Farley Mowat published “Never Cry Wolf” in 1963. It is a first-person account of the “Lupine Project” that the main character of the story —who happens to have the same name as the author— conducts in the Barren Lands in 1958. Farley Mowat (the author), himself a renowned Canadian writer and naturalist (1921-2014) did have his own share of time in the Artic, and “Never Cry Wolf” clearly benefited from his personal experiences in the Canadian North and the Canadian government. However, the book pertains to the kind of literary narrative that, in Farley’s own words, lays “somewhere in between what was then a grey void between fact and fiction“, and though the truth may not have been altered, the facts may have been artistically doctored as in the case of some of Tristan Jones’ cruising real adventures. In addition to the narrator two other main characters appear in “Never Cry Wolf”: the wolf, portrayed with kindness and respect partly following actual observations made by the author while in the Canadian North, and the “homo bureaucratis“, also clearly portrayed following first-hand observations and treated with the respect that it deserves.
In the book a “portable transceiver” is used to achieve a DX QSO. This may well be part of the fiction. Nevertheless, it may be of interest to speculate which radio rig the author may have had in mind when he wrote the book. Here is a summary of the paragraphs related to this radio:
At the end of chapter three, the main character finally arrives in the Barren Lands where he is left alone at a point that the pilot of his “chartered air transport” accurately pinpoints at “Say about three hundred miles northwest of Churchill“. His instructions were to establish “a permanent base and immediately proceed by means of canoe and utilizing waterways…“. However, noticing the ground frozen and covered in snow he decides to call his bosses in Ottawa for further instructions. For this he goes “to work uncovering the portable radio and setting it up on top of a pile of boxes.” Upon opening the manual, he was “a little taken aback” to find that the rig was “intended for the use of forest rangers and could not normally be expected to work over ranges of more than twenty miles.” He nevertheless “connected the batteries, rigged the aerial, turned knobs and pressed buttons according to instructions — and went on the air.” The battery “was good for only six hours“. According to the text, such “mobile transmitters” were “licensed” by the Department of Transport and his own “call sign” was “Daisy Mae” (improbable call sign, an inverted euphemism for Mayday?). After one hour he “caught the faint echo of a human voice” and was able to “make out a gabble of words” that he identified “as Spanish.” The story goes to tell that the contact had been made with an “amateur operator in Peru“, due to what an “expert” later explains as a “mysterious phenomenon known as ‘wave skip’” caused by a “combination of atmospheric conditions” (a likely reference to Tropospheric ducting?).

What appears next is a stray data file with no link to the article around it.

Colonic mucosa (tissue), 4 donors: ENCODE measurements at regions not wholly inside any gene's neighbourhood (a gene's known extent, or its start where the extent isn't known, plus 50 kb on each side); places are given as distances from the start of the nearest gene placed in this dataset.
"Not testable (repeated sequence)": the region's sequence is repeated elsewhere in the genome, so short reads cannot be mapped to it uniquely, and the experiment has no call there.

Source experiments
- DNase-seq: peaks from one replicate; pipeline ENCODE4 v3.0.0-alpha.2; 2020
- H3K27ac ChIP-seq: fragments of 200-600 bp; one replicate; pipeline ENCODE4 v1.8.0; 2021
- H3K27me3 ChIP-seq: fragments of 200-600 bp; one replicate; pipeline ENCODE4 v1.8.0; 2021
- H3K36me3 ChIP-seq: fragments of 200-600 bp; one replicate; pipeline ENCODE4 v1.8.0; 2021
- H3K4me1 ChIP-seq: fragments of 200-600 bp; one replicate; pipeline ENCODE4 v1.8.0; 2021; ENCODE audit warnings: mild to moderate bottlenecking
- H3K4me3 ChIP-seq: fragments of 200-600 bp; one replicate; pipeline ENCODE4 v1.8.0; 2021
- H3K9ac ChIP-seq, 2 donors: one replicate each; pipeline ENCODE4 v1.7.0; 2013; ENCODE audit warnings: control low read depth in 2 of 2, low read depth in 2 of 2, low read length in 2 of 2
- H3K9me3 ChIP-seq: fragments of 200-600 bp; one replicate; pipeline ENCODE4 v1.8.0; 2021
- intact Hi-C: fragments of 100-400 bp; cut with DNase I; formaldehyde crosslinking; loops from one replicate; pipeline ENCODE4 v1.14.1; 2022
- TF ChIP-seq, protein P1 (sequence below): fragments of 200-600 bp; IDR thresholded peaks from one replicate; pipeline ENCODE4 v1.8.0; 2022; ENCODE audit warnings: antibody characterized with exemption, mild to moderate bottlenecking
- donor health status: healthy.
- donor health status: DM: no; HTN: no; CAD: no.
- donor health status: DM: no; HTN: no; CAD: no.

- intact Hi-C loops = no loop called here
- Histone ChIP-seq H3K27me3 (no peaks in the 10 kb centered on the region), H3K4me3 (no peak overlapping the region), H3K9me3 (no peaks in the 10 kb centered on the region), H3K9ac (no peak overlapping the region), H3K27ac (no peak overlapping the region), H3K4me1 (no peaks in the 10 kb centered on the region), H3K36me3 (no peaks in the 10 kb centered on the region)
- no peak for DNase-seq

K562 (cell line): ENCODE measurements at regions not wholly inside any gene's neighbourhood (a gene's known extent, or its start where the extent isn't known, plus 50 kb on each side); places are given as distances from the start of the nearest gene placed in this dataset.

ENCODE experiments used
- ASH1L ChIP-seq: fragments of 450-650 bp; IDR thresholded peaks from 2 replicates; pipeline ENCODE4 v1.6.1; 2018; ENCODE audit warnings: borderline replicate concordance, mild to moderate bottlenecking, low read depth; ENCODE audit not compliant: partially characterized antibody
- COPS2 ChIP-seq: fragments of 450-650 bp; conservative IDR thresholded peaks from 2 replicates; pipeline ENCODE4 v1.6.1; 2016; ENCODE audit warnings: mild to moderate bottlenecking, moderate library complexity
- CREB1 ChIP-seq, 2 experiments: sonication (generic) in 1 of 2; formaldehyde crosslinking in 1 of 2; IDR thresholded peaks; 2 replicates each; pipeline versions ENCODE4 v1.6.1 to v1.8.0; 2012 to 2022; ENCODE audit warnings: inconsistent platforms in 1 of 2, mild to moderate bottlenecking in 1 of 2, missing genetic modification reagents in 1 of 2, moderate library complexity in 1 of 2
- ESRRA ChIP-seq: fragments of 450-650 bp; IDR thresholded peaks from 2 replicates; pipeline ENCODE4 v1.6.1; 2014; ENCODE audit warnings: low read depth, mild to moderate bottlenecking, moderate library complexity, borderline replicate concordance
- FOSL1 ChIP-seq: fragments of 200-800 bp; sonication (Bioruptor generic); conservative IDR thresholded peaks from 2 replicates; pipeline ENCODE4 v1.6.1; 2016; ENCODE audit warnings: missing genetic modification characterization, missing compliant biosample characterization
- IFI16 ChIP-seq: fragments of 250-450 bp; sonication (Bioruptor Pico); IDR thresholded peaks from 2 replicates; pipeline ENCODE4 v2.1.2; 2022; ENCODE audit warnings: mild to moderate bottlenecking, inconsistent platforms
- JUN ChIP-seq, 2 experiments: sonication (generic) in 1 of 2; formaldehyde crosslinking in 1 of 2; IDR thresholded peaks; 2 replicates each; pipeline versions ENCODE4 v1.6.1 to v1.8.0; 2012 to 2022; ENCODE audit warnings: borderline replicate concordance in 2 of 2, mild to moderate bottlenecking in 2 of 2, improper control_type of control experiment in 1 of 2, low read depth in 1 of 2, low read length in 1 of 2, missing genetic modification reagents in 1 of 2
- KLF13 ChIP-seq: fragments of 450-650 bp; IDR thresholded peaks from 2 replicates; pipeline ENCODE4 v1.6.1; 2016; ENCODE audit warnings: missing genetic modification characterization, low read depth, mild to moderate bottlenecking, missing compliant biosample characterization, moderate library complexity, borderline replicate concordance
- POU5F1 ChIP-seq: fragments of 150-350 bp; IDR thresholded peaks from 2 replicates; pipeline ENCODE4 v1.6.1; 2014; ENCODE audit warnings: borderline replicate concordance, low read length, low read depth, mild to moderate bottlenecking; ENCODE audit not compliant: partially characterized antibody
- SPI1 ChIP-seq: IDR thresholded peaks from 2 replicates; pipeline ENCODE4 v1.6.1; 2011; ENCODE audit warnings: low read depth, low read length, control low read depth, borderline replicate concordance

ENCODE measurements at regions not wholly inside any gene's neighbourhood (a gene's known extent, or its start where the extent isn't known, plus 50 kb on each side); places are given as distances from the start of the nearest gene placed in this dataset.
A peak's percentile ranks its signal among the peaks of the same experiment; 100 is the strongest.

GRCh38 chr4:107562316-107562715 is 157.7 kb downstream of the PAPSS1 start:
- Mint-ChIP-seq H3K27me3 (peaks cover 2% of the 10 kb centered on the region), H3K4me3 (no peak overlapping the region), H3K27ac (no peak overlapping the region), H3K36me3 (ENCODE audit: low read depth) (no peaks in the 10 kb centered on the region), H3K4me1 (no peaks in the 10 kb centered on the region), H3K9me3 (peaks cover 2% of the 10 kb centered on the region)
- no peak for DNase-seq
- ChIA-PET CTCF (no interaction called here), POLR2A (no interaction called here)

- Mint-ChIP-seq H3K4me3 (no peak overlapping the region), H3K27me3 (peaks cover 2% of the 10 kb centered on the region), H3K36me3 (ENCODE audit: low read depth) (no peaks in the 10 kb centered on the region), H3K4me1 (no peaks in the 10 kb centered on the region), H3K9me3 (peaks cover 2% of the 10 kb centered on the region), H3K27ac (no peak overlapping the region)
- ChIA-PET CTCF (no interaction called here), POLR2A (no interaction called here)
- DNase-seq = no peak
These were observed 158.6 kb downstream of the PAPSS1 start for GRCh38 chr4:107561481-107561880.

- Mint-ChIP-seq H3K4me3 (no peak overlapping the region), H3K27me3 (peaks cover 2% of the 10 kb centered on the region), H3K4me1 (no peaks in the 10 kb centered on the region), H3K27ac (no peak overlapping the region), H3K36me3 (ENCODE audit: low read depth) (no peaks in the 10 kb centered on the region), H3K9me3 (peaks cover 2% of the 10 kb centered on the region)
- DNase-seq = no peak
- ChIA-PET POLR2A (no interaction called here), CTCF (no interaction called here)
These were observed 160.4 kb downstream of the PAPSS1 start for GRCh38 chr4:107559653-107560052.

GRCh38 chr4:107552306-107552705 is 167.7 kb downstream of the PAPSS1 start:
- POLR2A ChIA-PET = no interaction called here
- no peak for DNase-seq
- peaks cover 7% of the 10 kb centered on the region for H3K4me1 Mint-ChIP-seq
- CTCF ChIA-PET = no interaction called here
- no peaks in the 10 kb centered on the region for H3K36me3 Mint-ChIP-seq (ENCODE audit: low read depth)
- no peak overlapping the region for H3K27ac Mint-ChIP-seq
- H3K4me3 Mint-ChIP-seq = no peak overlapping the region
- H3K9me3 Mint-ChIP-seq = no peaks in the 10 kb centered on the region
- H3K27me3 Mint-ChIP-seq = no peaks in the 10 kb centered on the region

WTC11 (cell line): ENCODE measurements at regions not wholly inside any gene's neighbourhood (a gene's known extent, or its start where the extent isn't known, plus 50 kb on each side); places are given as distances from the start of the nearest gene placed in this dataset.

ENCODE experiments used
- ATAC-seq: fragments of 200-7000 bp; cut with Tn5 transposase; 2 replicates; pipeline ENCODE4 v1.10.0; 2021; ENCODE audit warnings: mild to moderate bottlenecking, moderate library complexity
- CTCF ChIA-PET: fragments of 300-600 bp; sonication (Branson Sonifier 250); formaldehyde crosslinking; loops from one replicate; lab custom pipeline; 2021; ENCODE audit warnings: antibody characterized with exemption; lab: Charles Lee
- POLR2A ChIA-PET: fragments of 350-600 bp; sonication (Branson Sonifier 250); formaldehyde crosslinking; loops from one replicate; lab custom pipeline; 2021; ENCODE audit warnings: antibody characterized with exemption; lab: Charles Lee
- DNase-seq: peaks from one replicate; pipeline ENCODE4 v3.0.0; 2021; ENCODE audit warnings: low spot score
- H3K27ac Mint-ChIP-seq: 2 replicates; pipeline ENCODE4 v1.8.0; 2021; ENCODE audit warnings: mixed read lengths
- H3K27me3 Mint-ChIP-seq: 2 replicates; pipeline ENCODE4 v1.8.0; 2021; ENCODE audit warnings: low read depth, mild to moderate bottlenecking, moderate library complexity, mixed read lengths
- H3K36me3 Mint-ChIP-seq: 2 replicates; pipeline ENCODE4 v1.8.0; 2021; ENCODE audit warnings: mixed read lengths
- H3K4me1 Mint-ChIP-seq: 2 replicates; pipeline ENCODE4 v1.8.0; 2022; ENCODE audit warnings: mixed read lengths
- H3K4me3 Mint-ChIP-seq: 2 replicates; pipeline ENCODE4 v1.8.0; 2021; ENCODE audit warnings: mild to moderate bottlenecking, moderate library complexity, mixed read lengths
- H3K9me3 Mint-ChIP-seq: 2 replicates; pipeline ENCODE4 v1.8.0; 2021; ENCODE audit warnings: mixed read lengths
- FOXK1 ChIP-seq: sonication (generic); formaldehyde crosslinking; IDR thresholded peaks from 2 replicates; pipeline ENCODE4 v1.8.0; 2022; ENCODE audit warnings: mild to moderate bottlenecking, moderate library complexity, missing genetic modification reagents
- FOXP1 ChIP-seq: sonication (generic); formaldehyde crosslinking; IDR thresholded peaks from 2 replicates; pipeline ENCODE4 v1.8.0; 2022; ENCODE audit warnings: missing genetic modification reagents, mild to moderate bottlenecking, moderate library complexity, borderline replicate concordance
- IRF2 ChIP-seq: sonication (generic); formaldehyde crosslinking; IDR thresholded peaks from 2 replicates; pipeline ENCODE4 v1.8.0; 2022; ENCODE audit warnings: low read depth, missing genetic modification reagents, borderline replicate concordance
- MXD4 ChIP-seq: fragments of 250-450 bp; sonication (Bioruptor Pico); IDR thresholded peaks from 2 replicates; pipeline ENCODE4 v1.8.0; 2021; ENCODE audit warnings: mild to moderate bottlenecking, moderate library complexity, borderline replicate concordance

From all this it can be deduced/speculated that the radio mentioned in the book must have been:
- a portable/mobile transceiver available to the Canadian government/army in 1958,
- possibly mobile, since it had to be set “on top of a pile of boxes“,
- able to work in cold weather,
- licensed by the Depart of Transport (?),
- with batteries “operating as long as six hours” (and likely external as they had to be “connected“),
- with a “manual” with “instructions“, “knobs” and “buttons“,
- needing an “aerial“,
- with maximum normal range of 20 miles (VHF?),
- able to operate in phone mode (AM?),
- transmitting in frequencies able to occasionally undergo DX propagation (Tropospheric Ducting or E Sporadic propagation?).
A VHF QSO between the Barren Lands and Peru would have been extremely unlikely since it would have needed to cover 8,000 to 9,000 kilometers. VHF DX QSOs have been documented, however both Tropospheric Ducting and E Sporadic Propagation seldom surpass distances in the order of 2,000 – 3,000 Km. However, quite intriguingly, the early Spring of 1958 corresponded to the very maximum of the biggest solar cycle (the nineteenth) with the highest SSN ever recorded happening in March 1958 (https://en.wikipedia.org/wiki/Solar_cycle_19).
The “forest rangers” was a TV series (1963-65) but the “Canadian Rangers” are part of the Canadian Armed Forces Reserve and the author was perhaps referring to a radio set in use by the Canadian Rangers in 1958.
Perhaps other radio amateurs better versed on vintage rigs might wish to speculate further as to which portable radio rig sporting the above specs would have been available to the Canadian government in 1958…
HVE FUN ES 73!